Do You Work In A Real Team

If you’re in a team, you’re probably in a good place. After all, research shows that teams outperform individuals nine times out of 10. 

Teams play an important role in any business. If you look around the office, chances are you’ll find lots of teams; from the marketing team to the sales team. The success of your company will depend on how effective these teams are. But does your group fall into the category of “real team,” or are you more of a “pseudo-team”?

The term “team” is often used as a synonym for any group of people who are working together. However, being on a team and working as a team are two markedly different things. 

Difference between a group, pseudo-team and real team

Professor Michael West, whose career has focused on the factors that determine the effectiveness and innovativeness of individuals, teams and organisations at work, identifies the following difference between a group, pseudo-team and a real team:

  • Group – a number of people who come together for a common purpose. Their own agendas and motivations overlap for this purpose specifically. 
  • Pseudo-team – a group of people who report to the same leader but have little task or social interdependence. They use the word team to describe the structure, not the behaviours.
  • Real team – has a shared purpose and shared understanding about the processes and behaviours that enable them to deliver that purpose, along with the consensus on how they add value beyond the sum of their parts.

Consider a group of people brought in from different departments to solve a problem who disband after the assignment is complete. Or a team of senior managers from different divisions who meet quarterly to review results and set strategies. These groups may be composed of talented individuals, but they are not real teams.

There are three critical conditions to discern real teams from pseudo teams:

  1. Clear and shared objectives – A real team understands their objectives and what they’re trying to achieve together. And shared objectives is the first principle of effective teamwork. In a pseudo-team, people have their own objectives, which they might have trouble articulating to others in the team. They may be working towards different goals or in competition with each other. 
  2. Work interdependently – A real team works closely together to combine their efforts to deliver. They’re communicating and coordinating effectively together. Instead, a pseudo-team is a collection of individuals working individually toward a common goal but who happen to share the same task and superior. They each have their roles and responsibilities, contributing independently toward the larger goal. There isn’t much coordination between team members’ actions or efforts because they don’t need it — it’s not required for them to succeed individually or as a group.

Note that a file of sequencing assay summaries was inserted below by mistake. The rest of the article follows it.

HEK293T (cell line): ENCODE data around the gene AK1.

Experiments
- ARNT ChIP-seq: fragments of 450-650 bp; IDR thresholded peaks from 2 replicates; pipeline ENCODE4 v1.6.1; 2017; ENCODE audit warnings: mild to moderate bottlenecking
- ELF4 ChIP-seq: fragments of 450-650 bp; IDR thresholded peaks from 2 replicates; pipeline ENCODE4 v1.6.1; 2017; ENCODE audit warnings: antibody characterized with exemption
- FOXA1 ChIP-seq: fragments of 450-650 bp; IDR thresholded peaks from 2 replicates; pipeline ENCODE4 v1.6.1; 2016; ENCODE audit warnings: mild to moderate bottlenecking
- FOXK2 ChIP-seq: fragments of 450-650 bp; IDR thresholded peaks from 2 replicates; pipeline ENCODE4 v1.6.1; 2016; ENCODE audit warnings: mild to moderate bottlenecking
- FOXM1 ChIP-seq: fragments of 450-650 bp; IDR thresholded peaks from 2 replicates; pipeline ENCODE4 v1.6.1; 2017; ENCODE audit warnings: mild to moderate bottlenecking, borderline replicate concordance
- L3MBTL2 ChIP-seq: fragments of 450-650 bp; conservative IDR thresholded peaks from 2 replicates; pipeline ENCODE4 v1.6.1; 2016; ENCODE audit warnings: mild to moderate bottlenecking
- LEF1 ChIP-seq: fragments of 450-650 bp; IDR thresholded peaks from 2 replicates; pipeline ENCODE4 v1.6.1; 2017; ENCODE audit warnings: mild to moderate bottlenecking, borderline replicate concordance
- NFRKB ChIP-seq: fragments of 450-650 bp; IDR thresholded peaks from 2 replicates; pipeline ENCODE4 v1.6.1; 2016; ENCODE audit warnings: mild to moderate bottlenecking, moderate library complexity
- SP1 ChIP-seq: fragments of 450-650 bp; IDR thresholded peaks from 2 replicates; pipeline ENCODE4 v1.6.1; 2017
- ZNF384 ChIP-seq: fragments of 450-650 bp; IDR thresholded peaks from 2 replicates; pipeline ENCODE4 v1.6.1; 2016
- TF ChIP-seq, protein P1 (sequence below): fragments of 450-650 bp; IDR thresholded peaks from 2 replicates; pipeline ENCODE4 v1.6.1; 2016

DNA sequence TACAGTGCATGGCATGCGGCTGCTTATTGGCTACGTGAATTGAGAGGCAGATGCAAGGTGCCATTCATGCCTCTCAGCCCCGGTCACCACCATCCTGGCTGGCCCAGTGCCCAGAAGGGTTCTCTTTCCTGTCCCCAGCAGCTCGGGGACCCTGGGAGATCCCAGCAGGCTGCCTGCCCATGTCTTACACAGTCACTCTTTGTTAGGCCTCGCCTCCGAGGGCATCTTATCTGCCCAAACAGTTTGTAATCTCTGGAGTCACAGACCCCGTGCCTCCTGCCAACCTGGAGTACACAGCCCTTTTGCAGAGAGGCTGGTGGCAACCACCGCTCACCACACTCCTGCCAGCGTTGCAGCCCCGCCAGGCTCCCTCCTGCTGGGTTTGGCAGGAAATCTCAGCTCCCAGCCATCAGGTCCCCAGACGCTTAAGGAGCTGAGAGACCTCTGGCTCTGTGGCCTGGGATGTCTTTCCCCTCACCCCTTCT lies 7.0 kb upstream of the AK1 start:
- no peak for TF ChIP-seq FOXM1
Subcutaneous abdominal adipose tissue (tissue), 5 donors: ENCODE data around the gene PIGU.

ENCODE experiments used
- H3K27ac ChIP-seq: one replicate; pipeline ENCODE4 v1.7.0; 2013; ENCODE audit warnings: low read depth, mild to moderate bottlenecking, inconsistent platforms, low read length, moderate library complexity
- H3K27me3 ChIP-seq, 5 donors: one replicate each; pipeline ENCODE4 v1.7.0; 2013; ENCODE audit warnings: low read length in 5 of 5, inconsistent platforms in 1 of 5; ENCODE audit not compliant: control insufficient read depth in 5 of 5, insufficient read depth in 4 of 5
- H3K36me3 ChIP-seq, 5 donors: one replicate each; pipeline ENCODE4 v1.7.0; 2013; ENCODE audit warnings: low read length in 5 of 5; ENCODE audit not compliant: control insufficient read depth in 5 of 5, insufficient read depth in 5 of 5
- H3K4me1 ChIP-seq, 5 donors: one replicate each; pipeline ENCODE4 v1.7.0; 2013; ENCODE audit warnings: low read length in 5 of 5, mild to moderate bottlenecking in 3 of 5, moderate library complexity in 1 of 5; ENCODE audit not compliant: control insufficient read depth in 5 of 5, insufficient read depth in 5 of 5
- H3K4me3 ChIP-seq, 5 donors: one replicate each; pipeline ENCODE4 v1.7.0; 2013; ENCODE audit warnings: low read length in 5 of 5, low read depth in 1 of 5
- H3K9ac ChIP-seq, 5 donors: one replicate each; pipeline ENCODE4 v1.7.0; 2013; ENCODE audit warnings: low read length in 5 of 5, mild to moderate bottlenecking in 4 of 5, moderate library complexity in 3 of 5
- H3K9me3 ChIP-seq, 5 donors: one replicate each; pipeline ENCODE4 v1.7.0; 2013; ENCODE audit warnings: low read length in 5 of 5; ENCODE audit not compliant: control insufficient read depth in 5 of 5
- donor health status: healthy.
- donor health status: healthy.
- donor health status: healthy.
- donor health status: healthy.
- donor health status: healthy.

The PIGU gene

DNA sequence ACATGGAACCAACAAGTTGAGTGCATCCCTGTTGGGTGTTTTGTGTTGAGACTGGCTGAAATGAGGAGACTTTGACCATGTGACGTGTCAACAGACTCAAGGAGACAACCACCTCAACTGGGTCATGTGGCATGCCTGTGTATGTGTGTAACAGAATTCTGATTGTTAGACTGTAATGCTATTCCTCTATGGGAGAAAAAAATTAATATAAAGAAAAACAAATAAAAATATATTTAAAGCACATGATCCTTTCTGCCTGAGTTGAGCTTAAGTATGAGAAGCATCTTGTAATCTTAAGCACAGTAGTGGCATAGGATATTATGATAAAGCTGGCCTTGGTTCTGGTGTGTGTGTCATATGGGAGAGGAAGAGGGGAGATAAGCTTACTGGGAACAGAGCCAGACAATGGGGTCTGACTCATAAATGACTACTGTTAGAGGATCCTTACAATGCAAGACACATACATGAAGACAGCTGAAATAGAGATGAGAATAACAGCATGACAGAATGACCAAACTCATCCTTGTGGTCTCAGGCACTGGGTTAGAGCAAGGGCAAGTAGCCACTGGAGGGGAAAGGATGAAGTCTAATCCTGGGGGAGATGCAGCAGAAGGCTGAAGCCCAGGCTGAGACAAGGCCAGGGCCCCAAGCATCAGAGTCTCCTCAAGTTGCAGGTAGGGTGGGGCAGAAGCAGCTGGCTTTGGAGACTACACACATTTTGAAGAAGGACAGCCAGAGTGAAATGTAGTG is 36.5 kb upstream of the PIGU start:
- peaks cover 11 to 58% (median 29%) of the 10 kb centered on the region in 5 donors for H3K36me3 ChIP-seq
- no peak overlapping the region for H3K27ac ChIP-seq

3. Meet regularly to review progress and improvement – A real team must meet regularly to review their performance and consider how they can improve their performance and close any gaps in terms of their effectiveness and efficiency.

Members of a pseudo-team might be great at what they do individually. However, together they are not effective because there is no coordination among them and no accountability for their performance as a group.

Why do we have pseudo-teams

We are fascinated by teams because we think the division of labour is one of the most important phenomena in history. When we talk about teamwork, we often refer to the positive benefits of teamwork – better communication, more productivity and creativity and so on. 

We are also puzzled by teams because for something so central, it seems so difficult to make them work well. The reason why teamwork is so hard is because it requires two very different kinds of work. One is individual effort: people need time alone to figure things out. The other is collaboration: you need time together to share what you’ve figured out and integrate it with what others have figured out.

Real teams need to be brought together, kept together and managed together. They don’t just happen, and they don’t just exist in name only. Without someone steering the ship, real teams are likely to drift into pseudo-team status or worse.

Teamwork is an emotional commitment to a common goal and vision. People who work in real teams have a strong emotional connection with each other, which produces genuine caring and trust that permeates the entire group. When people trust each other, they feel safe interacting with each other and are able to build relationships that allow for open communication. This enables them to share information freely and openly without fear of retribution or ridicule.

If you are looking to build a real team, we can help. Broc Consulting offers team coaching services to increase team cohesion, motivation and performance. Please send us an email at to arrange a free 45mins consultation.